Tokyo demands your attention. Both the city's appearance and its visual output are impossible to summarize, though they always grab the eye. "TokyoLife: Art and Design" attempts to get a handle on the amorphous style of the megalopolis by looking at the actual players behind it.
The book highlights the work of more than 80 creative minds— including painters, architects, fashion designers, filmmakers and photographers— with the only commonality of pushing their specific art to the limit. Some are well known (like Takashi Murakami and Naoto Fukasawa) and others are rising stars that have yet to get recognition in the West. Authored by Ian Luna (who has produced several books on architecture, urbanism and design) TokyoLife has contributions from a team of art and design professionals on both sides of the Pacific. The excellent essay by Toshiko Mori (architect and chair of the design department at Harvard) attempts to explain how a city with no central architectural icon or cultural aesthetic is inspiring this unprecedented explosion in art and design.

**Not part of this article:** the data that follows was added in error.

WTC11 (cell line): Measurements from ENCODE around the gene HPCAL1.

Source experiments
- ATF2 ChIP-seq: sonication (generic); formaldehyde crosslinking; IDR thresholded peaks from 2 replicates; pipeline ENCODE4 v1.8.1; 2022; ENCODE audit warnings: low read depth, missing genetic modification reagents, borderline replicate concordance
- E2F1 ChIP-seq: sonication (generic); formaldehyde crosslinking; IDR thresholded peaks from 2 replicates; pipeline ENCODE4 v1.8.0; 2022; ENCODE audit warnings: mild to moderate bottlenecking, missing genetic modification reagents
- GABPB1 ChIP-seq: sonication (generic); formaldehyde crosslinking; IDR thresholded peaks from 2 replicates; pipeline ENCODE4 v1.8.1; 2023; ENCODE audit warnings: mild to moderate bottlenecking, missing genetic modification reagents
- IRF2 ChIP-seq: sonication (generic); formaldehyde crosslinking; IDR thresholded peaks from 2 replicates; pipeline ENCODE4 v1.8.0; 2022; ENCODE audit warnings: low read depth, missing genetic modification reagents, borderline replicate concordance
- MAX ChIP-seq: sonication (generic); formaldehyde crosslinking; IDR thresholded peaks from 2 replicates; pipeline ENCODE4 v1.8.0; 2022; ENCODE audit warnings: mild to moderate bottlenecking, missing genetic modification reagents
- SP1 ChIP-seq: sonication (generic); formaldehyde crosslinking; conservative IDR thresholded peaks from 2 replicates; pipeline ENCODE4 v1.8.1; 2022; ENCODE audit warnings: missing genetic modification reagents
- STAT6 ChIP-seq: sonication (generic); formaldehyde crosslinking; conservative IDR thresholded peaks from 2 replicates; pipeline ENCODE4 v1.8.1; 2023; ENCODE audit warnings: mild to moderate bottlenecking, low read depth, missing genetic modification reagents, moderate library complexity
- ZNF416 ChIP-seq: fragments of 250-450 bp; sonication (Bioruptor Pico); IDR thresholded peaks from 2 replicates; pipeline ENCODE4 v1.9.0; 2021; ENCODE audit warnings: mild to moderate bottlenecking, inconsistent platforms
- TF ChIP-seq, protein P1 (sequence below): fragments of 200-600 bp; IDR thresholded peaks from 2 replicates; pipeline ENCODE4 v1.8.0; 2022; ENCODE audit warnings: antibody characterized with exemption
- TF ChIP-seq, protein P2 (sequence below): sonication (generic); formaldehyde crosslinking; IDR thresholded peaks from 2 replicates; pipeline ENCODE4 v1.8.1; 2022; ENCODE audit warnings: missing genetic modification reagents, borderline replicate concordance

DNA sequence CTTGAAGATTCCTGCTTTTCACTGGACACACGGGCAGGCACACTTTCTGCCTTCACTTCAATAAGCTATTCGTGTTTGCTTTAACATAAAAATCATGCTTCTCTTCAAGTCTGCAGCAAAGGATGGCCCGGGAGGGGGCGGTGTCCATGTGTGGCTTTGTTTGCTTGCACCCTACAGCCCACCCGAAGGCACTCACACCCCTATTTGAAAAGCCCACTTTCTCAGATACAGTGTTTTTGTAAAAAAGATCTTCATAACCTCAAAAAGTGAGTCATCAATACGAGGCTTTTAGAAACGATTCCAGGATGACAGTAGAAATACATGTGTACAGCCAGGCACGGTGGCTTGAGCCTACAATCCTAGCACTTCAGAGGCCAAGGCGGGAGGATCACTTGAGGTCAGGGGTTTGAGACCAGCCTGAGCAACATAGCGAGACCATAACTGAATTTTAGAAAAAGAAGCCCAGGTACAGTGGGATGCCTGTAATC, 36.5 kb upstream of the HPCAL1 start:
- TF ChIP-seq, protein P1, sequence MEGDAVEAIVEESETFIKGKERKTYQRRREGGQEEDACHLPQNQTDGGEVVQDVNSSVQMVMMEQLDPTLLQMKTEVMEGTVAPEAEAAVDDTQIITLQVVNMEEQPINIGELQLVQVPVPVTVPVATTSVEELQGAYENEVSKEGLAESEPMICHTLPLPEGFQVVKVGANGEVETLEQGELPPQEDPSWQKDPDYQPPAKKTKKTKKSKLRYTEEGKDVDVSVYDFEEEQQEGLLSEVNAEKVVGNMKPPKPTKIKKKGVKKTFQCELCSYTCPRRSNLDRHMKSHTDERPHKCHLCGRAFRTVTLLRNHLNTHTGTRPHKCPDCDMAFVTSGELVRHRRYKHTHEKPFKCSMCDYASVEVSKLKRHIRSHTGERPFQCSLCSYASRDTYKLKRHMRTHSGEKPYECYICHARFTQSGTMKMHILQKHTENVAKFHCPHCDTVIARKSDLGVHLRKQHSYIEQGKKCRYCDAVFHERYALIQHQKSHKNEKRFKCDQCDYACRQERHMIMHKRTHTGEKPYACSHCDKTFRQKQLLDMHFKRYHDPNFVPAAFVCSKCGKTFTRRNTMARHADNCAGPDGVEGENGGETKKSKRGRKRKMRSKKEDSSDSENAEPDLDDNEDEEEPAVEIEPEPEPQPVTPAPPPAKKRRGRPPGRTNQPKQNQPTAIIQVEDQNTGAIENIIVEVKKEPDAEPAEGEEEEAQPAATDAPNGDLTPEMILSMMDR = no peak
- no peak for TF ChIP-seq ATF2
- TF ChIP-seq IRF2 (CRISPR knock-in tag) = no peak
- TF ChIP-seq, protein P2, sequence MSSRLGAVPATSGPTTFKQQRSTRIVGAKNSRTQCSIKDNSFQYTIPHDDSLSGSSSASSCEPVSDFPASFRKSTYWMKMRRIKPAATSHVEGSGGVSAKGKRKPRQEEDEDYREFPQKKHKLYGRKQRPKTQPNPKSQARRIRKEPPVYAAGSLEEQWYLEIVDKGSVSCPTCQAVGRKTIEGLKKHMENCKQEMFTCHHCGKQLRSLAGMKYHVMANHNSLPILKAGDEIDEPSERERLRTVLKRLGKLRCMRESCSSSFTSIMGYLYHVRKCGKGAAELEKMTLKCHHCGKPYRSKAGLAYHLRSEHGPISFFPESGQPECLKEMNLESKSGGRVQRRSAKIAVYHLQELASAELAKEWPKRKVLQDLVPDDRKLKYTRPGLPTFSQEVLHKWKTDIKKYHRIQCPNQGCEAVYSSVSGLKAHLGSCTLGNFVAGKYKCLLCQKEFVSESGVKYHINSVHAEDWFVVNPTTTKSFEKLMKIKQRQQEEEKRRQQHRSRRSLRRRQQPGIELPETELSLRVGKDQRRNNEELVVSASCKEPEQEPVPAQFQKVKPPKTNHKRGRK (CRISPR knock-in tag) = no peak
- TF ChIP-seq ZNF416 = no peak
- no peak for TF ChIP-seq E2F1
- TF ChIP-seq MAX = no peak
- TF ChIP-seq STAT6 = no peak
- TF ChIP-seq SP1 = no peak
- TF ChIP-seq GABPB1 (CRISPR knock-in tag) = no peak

TokyoLife can be purchased in the Amazon.